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I seem to recall in some version of Windows, that I was able to assign names to my optical drives for when they aren't in use. I'm now running Windows 7 Ultimate x64, and trying to find that functionality again. Was it a figment of my imagination, or is it just somewhere I haven't looked?

To be clear, I'm looking to change the name of the drive - not the letter. For example, a drive that currently shows in Explorer as "BD-ROM Drive (E:)" I would like to change to "DAEMON Tools Drive (E:)".

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You should search first :… – nXqd May 15 '11 at 20:09
@nXqd - Thanks, but this is not the function I'm looking for. Edited the question for clarity. – Iszi May 15 '11 at 20:10
somehow I don't know why you want to do this, I'm just curious. – nXqd May 15 '11 at 20:13
As an educated guess I would say that the name is embedded in the device driver. I right clicked on the drive in "Computer" selected properties, selected properties again, and went to the details tab. If you use the drop down it gives you the different "names" for your device, but I couldn't find one that matched with the label displayed for it in Explorer. – jonsca May 15 '11 at 20:28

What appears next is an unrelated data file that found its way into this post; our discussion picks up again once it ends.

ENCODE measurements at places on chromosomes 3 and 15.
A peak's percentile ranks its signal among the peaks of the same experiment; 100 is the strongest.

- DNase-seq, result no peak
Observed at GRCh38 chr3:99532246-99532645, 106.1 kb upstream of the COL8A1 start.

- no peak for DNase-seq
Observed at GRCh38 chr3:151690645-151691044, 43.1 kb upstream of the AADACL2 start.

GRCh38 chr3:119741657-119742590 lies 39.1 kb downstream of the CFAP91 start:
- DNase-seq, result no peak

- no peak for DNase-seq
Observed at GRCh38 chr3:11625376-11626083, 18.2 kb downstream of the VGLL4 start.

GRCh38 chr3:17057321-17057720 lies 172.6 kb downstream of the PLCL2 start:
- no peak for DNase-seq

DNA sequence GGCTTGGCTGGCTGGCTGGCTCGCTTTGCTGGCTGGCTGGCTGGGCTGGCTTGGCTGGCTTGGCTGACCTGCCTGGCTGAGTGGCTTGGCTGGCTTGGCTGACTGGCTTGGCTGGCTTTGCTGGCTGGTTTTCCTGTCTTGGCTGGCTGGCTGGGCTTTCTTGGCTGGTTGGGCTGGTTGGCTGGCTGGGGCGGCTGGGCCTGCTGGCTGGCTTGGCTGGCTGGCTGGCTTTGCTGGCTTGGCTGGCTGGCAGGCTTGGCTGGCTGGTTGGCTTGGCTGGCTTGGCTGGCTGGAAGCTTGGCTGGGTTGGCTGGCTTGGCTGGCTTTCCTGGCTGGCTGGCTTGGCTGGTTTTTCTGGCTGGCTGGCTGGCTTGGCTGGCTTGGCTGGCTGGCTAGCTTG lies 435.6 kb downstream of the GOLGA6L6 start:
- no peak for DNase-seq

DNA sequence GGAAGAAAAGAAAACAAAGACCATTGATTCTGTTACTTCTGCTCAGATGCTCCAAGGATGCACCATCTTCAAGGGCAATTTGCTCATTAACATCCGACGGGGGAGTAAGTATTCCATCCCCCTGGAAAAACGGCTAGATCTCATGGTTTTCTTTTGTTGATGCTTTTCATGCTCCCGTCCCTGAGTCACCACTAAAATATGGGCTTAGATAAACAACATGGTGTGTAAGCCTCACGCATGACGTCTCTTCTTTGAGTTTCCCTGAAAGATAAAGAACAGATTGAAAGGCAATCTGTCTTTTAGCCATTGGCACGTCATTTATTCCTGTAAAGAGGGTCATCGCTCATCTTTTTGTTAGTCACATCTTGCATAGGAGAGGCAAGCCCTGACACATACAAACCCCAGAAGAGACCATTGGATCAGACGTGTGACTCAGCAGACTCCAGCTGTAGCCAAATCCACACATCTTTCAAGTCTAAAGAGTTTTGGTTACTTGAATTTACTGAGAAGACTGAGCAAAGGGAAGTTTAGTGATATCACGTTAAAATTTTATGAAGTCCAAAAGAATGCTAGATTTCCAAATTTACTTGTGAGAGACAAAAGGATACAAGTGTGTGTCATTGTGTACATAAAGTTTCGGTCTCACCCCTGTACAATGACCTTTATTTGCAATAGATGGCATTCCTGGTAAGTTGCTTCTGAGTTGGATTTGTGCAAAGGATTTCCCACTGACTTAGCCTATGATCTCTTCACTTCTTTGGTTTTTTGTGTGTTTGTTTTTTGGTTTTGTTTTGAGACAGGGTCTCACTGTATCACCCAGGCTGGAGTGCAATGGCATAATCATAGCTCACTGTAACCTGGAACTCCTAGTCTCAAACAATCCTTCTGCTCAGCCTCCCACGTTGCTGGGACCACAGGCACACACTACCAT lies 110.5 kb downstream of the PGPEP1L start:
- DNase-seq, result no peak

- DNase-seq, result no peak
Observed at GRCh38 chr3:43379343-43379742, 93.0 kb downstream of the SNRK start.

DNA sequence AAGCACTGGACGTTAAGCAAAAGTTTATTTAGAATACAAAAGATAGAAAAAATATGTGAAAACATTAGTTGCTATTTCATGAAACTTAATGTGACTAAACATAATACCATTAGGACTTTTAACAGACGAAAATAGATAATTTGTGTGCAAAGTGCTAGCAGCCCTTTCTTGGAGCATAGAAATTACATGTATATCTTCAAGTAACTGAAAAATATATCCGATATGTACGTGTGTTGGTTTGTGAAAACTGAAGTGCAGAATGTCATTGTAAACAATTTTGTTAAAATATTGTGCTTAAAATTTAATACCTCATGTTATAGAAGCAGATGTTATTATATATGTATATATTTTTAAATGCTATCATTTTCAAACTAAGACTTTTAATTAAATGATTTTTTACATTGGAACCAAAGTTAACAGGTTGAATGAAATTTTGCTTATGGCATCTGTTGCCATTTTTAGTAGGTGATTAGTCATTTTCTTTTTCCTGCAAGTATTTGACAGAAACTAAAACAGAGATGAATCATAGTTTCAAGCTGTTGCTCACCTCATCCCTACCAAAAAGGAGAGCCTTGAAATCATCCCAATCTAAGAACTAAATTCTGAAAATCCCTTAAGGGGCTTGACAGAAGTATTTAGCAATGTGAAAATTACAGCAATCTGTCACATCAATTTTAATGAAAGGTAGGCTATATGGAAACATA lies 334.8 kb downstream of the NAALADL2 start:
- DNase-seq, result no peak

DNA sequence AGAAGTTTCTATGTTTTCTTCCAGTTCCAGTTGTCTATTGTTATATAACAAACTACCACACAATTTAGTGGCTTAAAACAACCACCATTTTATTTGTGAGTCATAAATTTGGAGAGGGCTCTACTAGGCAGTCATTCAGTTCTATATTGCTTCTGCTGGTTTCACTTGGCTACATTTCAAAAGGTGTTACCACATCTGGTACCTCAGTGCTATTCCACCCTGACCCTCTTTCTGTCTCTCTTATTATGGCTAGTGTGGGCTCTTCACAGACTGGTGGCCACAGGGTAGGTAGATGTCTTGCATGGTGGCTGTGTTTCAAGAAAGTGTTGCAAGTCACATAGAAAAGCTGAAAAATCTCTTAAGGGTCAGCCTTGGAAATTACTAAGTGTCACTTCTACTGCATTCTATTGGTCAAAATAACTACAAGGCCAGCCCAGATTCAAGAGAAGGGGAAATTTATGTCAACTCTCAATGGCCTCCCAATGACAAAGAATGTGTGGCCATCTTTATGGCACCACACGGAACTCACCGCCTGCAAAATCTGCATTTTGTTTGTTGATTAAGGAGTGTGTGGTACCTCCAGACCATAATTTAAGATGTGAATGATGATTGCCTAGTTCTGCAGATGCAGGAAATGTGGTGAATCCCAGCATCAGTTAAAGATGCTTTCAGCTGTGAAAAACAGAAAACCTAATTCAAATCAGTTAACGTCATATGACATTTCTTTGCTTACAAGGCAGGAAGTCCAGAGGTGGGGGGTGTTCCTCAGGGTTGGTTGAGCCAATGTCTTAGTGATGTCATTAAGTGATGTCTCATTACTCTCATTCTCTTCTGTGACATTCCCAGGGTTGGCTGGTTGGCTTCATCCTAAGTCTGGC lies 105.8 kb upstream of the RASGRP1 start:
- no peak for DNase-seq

@nXqd - I would like to have a bit more uniqueness between, say "BD-ROM Drive (E:)" and "BD-ROM Drive (F:)". – Iszi May 15 '11 at 21:13
up vote 11 down vote accepted

Not the perfect solution, but you can go to the registry and look for:

  1. There, create a new key called DriveIcons.
  2. Within that key, create another one named like the drive letter you want to change the name for (e.g. C)
  3. Within that key, create another one named DefaultLabel
  4. Right click and Modify the key's value. There, enter the desired label name. We'll take My own Label
  5. Close the registry editor. The settings should be applied immediately. If not, first try to just refresh the Computer window by hitting F5 or -- in Windows Vista or 7 -- clicking Alt -> View -> Refresh. If that doesn't work, a reboot will certainly do.

Effect on local drives


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Effect on optical drives

Unfortunately, it doesn't work perfectly on optical drives, only appending the label to the drive's name and letter:

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To undo, remove the key named like the drive.

Original Source

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Now that's just plain awesome. – Blomkvist May 15 '11 at 20:35

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